Information about candidate
Muhammadu Buhari - APC Presidential Election candidate
Muhammadu Buhari was born on 17 December 1942, in Daura, Katsina State. He is the twenty-third child of his father, Adamu. Buhari was raised by his mother, his father died when he was about three or four. Buhari attended primary school in Daura and Mai'adua, 1948-1952 and later proceeded to Katsina Model School in 1953 and Katsina Provincial Secondary School (now Government College Katsina) from 1956-1961.
He joined the then Nigerian Military Training School, Kaduna in 1963 and also attended Officer's Cadet School in Aldershot (United Kingdom), October 1963. In 1964, he was at the Nigerian Military College, Kaduna for Platoon Commanders' Course and later attended the Mechanical Transport Officer's Course at the Army Mechanical Transport School in Borden (United Kingdom) 1965. Buhari also studied at the Defense Services' Staff College, Wellington (India), 1973 and the United States Army War College, June 1979 to June 1980.
In 1971, Buhari got married to his first wife, the former first lady, Safinatu (nee Yusuf) Buhari. They had five children together. In 1988, Buhari and his first wife Safinatu got divorced. In December 1989, Buhari got married to his second and current wife Aisha (nee Halilu) Buhari. They also have five children together.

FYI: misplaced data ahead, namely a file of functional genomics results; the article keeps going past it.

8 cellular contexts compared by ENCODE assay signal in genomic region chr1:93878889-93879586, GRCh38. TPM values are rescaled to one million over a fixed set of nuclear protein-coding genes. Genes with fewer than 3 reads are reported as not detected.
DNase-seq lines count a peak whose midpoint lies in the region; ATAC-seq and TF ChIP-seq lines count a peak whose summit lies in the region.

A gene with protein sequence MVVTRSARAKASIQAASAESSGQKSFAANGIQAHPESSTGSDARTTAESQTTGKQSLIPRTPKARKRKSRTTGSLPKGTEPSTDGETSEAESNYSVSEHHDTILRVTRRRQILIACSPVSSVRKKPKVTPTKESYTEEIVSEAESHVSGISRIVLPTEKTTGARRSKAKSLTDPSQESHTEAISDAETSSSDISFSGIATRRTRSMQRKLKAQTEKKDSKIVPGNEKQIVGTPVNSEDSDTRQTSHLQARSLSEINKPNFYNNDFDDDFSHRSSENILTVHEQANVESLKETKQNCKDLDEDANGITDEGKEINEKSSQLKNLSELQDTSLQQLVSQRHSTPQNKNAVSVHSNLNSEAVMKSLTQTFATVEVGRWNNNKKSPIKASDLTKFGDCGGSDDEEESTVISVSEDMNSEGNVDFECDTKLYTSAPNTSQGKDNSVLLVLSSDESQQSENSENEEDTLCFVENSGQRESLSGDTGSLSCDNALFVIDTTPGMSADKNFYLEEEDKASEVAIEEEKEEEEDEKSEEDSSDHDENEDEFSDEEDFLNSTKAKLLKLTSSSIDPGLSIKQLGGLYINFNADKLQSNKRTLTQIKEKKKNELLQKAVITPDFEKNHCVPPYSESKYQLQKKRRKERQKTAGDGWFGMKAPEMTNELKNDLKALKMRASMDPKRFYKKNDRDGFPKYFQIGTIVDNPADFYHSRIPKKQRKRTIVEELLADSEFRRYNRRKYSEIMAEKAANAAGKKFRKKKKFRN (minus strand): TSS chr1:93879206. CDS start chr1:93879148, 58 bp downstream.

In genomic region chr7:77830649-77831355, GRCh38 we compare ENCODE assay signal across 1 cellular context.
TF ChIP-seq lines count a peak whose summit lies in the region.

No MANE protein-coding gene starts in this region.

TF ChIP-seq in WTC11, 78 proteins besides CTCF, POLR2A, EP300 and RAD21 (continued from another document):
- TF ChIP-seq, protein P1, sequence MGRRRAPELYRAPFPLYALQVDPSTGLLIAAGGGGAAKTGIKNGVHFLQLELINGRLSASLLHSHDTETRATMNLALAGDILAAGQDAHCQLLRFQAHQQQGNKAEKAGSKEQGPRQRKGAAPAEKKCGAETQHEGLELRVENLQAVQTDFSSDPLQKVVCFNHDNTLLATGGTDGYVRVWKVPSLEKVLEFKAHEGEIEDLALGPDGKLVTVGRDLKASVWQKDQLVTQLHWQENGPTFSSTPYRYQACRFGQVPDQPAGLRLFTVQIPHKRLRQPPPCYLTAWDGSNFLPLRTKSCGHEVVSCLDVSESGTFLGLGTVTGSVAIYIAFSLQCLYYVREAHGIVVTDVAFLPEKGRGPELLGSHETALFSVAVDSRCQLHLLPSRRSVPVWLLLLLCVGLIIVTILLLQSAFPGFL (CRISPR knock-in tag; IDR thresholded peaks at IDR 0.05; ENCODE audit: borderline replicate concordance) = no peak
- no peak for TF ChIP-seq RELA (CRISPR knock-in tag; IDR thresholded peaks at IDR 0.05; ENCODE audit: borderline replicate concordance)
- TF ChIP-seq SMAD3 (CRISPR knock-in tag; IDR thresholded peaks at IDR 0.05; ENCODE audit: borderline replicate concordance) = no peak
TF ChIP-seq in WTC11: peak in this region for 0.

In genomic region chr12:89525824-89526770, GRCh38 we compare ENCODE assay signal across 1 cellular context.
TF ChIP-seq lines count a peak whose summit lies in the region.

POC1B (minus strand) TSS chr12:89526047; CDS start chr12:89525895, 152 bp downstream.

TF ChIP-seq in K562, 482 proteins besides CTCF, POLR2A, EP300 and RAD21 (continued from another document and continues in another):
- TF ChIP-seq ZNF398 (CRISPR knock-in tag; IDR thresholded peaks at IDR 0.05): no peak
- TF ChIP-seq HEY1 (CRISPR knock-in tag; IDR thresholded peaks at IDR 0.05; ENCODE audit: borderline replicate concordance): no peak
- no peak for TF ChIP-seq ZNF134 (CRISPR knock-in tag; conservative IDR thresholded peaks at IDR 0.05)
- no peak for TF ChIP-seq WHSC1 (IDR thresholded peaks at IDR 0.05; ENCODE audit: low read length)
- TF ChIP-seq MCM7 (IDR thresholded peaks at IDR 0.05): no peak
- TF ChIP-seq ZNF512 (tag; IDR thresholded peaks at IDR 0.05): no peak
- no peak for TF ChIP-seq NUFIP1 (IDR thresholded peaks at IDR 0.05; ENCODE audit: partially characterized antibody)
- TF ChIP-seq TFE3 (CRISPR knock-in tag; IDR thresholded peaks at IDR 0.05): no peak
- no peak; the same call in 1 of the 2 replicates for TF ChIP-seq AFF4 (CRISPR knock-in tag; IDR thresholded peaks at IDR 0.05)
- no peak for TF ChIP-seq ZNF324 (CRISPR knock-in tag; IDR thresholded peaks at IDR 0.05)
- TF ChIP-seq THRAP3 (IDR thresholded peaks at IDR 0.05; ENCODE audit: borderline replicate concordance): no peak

In his career as a military man and in public service, he was :
- Platoon Commander, 2nd Infantry battalion, 1963-1964;
- Mechanical Transport Officer, Lagos Garrison, 1964-1965;
- Transport Company Commander, 2nd Infantry Brigade, 1965-1966;
- Battalion Adjutant/Commander, 2nd Infantry Division, August 1967-October 1968;
- Brigade Major, 2nd sector, 1st Infantry Division, April to July, 1967;
- Brigade Major, 3rd Infantry Division, August 1967-October 1968;